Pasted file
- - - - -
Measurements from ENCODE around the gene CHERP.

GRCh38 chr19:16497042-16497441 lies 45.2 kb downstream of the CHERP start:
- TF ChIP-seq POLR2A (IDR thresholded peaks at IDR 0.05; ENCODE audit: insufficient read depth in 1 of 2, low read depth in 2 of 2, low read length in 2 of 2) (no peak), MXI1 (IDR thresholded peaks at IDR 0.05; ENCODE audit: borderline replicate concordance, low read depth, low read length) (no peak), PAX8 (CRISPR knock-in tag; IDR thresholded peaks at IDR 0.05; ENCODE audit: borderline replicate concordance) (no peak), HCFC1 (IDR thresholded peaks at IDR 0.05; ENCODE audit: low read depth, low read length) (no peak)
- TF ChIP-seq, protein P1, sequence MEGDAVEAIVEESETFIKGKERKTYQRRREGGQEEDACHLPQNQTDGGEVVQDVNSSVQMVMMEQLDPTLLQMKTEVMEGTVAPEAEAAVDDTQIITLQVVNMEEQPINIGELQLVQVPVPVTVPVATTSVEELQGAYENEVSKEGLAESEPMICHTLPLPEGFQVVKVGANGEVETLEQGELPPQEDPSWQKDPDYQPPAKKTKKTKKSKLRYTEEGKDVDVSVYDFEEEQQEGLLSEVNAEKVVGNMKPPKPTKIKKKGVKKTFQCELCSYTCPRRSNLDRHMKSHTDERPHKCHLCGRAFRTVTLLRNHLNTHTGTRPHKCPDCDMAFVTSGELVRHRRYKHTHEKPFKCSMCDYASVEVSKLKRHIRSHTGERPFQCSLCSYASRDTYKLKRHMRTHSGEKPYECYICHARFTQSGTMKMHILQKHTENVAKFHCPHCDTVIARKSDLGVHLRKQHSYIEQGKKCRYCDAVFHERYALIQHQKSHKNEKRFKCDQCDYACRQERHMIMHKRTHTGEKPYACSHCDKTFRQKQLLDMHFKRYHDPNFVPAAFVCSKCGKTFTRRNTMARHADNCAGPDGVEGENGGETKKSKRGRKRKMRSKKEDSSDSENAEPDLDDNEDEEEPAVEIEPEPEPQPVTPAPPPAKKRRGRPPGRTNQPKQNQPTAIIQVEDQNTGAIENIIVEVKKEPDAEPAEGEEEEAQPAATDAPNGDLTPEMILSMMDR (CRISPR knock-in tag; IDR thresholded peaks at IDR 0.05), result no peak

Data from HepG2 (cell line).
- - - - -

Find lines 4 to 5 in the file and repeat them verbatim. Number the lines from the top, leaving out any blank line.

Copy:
- TF ChIP-seq, protein P1, sequence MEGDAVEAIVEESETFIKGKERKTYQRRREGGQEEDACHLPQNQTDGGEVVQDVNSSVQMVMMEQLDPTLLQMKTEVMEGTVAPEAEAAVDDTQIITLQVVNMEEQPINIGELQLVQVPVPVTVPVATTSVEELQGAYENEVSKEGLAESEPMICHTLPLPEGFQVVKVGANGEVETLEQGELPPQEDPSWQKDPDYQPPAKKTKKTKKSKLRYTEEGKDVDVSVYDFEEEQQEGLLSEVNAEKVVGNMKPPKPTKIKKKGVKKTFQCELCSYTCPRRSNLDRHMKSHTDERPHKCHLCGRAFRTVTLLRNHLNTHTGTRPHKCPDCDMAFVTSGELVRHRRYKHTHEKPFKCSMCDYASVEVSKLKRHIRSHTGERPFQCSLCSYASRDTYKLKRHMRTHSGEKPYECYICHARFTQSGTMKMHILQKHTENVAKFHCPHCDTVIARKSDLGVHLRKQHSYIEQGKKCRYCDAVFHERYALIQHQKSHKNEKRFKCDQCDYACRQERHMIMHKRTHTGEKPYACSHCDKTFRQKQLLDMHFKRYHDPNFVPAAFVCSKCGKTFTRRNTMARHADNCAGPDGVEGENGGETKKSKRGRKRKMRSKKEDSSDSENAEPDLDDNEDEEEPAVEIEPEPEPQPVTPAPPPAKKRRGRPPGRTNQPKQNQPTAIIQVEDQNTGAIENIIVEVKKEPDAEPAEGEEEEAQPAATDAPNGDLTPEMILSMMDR (CRISPR knock-in tag; IDR thresholded peaks at IDR 0.05), result no peak

Data from HepG2 (cell line).